The movie is provided with an English DTS-HD MA 5.1 track along with optional English SDH, French, and Spanish subtitles. Spacious and amusingly bombastic, this is a fun and lively mix that perks up nicely during the flick's crazy, over-the-top action scenes.

Jill is in protective custody. At the junk yard, Gibson finds Hoffman's control room and discovers a body. The body is one of the victims of the junk yard trap and he realizes that Hoffman had been present during that investigation. He also recognizes the computer screens as monitors tapped into the police security system; Hoffman has been watching them the whole time. As Gibson realizes this, a machine gun pops up from behind a desk and does a 360 while firing bullets, killing Gibson and the cops he had explained his realizations to. Back at the police station, when a morgue tech opens a body bag, Hoffman springs up and stabs him in the neck. Hoffman breezes through security, killing all the cops in his way, and gets to Jill's cell. She stabs Hoffman in the neck and, after realizing that the place is locked, hides. This time Hoffman finds her and in the struggle, he bangs her head on the table three times to knock her out. He ties her to a chair and puts the original Reverse Bear Trap on her head, setting the timer. After 45 seconds it rips her jaw open and kills her.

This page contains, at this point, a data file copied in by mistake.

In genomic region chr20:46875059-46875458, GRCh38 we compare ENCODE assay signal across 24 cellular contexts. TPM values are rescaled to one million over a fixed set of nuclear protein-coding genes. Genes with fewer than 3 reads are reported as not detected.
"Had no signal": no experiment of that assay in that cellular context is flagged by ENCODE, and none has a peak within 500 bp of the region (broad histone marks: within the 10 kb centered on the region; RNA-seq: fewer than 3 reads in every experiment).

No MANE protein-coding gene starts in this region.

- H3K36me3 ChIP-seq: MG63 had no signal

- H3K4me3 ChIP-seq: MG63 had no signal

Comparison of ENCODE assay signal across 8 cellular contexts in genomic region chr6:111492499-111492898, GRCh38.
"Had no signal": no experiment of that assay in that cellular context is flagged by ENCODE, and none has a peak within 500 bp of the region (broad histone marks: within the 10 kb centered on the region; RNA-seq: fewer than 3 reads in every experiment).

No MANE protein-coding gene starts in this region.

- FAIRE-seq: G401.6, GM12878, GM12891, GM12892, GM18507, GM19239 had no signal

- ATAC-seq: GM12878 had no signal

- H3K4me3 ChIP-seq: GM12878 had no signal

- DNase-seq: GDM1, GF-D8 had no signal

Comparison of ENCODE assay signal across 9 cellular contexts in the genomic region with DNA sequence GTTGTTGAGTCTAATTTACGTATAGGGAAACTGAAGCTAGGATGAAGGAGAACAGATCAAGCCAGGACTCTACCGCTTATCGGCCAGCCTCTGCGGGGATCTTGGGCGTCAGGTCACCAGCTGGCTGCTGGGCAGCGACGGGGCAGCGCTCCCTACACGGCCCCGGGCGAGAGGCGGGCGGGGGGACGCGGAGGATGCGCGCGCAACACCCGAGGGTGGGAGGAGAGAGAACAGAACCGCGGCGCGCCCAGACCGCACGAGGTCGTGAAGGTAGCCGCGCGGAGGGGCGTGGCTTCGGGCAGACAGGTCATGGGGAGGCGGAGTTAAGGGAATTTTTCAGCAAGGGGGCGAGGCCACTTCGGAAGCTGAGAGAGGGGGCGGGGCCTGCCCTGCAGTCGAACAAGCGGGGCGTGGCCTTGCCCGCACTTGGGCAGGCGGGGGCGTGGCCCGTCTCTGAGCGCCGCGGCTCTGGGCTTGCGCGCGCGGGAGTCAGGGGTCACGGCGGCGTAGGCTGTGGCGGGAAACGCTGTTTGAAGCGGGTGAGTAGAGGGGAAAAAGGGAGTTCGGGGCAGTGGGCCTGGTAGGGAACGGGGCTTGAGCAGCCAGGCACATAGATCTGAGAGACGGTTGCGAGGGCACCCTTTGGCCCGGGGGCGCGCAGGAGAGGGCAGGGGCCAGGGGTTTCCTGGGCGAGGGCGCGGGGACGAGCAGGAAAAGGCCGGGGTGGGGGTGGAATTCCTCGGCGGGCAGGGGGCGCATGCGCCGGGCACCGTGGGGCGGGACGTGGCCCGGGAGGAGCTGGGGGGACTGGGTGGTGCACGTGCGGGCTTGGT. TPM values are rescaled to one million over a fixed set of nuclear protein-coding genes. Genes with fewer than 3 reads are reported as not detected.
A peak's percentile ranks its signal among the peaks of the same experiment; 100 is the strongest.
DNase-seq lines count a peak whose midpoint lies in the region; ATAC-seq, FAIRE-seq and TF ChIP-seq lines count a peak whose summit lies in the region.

Machete Season (A Time for Machetes) consists mainly of what amounts to testimony given by a group of those involved in the massacres of (mainly) Tutsis in Rwanda in the spring and summer of 1994. Jean Hatzfeld interviewed a group of killers, choosing to focus not on individuals but on "a group of prisoners who would feel protected from the dangers of truth by their friendship and joint complicity, a bunch of pals secure in their group identity established before the genocide". The interviews -- usually conducted one on one (plus the translator) -- are related in short chapters, the killers' responses (or at least a small bit of them) about specific aspects of the genocide presented one after the other, occasionally contrasted with testimony from survivors. Hatzfeld also offers some commentary and background, but for the most part allows the killers to speak for themselves (though warning repeatedly that they might not always have been completely truthful, sometimes obviously so). (The interviews took place at a prison where they were all imprisoned; all had been sentenced, so anything they said could no longer be used against them in any legal proceedings.) A chronology at the beginning of the book summarises what happened, but the book itself does not proceed strictly chronologically, the chapters instead focussed on specific aspects of what happened, with the reasons (insofar one can call them that), for example, only considered later on. Needless to say, this is grim stuff. The mass murders were by and large carried out using machetes, and the killers do describe in some (relatively clinical) detail the methods of murder. It nevertheless all remains slightly unreal: the acts are, after all so unfathomable: not just murder, but mass slaughter, day after day, that it seems almost impossible. The killers went out, every day for weeks, and hunted down their former neighbours and killed them, a bloody day-job they embraced more or less willingly -- and in some cases enthusiastically. There are no excuses for what happened (though the killers of course try to make some), but among the many disturbing accounts are those of the situation before the massacres happened. Tutsi and Hutu lived side by side in a sort of uneasy friendship, close and yet divided, with the idea of killing Tutsis a popular propaganda-suggestion (as well as a subject for jokes, material which, in the hands of the right comics, even Tutsis laughed at). Smaller previous slaughter-attempts had occurred, even if things never got this far out of hand (or rather: were never this well organised), and the simmering hatred, constantly fanned by politicians, is frustratingly evident. Machete Season doesn't offer a close analysis of the big picture of what transpired or how it came to this (though Hatzfeld does present a good overview), but is especially valuable in presenting how the common man (and a few local leaders) accepted and reacted to what information, propaganda, and orders they were fed. Fascinating, if unsurprising, is the role greed played, and how mass-killing also made for looting and personal enrichment. The role of corrugated metal -- useful material for roofs, and among the few tangible forms of wealth in this impoverished area -- is particularly interesting. The attempts by the killers to rationalise their barbarity are also fascinating -- as are their thoughts about the role of their god in this religious (Christian) country, where they went to church with their Tutsi neighbours shortly before the massacres began (and, of course, also slaughtered them in church when that was convenient). The killers seem a fairly typical sample of inhabitants of this area, with different personalities (at least one was always a rabid Tutsi-hater, while others were close to Tutsis) and jobs. They did the unfathomable, and while Western readers might like to think that the incredible poverty, the historical antagonism between the two groups, local media manipulation, and particularly evil politicians can be blamed (as well as a culture where they happen to have a lot of machetes lying around) -- i.e. it couldn't happen here -- this case differs from the brutality that has happened (in Nazi Germany, the Soviet Union, Cambodia, Darfur, etc. etc. etc.) and continues to happen only by degrees. (The conduct and indifference of the international community (and the local (mainly white) foreign population, quickly evacuated) is a whole different shameful story -- though it is worth remembering how these killers were relieved that the local white priests immediately fled (there's religious devotion ...) and that it became immediately obvious the foreigners cared only about their own.) Machete Season is a disturbing read. In providing other perspectives and information about the horrific events of 1994 it is a useful document, but reading the killers' words -- which one has to remember are unreliable, and in part surely self-serving -- leaves one with a dirty feeling. Common men (and it was almost entirely men that did the massacring), they did what was completely beyond the pale. No punishment is harsh enough, and yet punishment serves little purpose any longer (well, in one or two cases one senses that they'd just as gladly and eagerly go out and do it all again). Sadly, the book also doesn't seem to provide many lessons that might help to prevent it all from happening again, there or elsewhere. The only obvious conclusion: humans are scum, and if conditions allow for it they're capable of absolutely anything.